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03-29-2012, 11:27 AM
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Originally Posted by patnyrnyg View Post
No they couldn't. They need to sell ALL of the tickets. Just because 200 tickets in the 400s sell for $150, doesn't mean 2000 will sell for that same price. You bring up supply and demand, but obviously you are not familiar with quantity demanded vs quantity supplied. The Yankees are the perfect example. They set their prices when the new stadium opened at what they felt was market value. As a result every Joe Shmoe bought packages with the thought, "I am buying 20-game package. I will sell 10 for double, and then I go for free." Well, when 10 people do this, it works. When 100 people, or 1000 people do this, it backfires. They wind up lowering their prices to get the tickets sold. When they lose money, they do not renew their package the following season and the Yankees are left calling people who previously bought practically begging them to buy seats. As much as the teams want to make every dollar possible, they also know they have to leave some meat on the bone for people who want to/need to sell for a profit.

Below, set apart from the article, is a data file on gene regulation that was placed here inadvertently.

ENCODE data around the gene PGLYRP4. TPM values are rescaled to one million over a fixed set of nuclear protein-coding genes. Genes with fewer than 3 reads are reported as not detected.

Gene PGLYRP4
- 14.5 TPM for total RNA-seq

I'm familiar with it, but we're comparing apples to oranges. The high end seats at Yankee stadium aren't exactly for the "common fan" and that was what this discussion was about.I'll go with it though and use your example to make my point.

The Yankees have made a very concious decision that brokers are not going to make money off of them (not their only motivation) They would rather sell for exorbinant prices to some and have empty seats than lower cost, sell all the seats, and have brokers make money off of them.

That was where my "Be careful what you wish for statement" comes from. The Rangers could do this as well if they chose to.

BTW I think they would sell 2000 seats in the 400's @ 150 a pop pretty easily if they chose to for playoff games.

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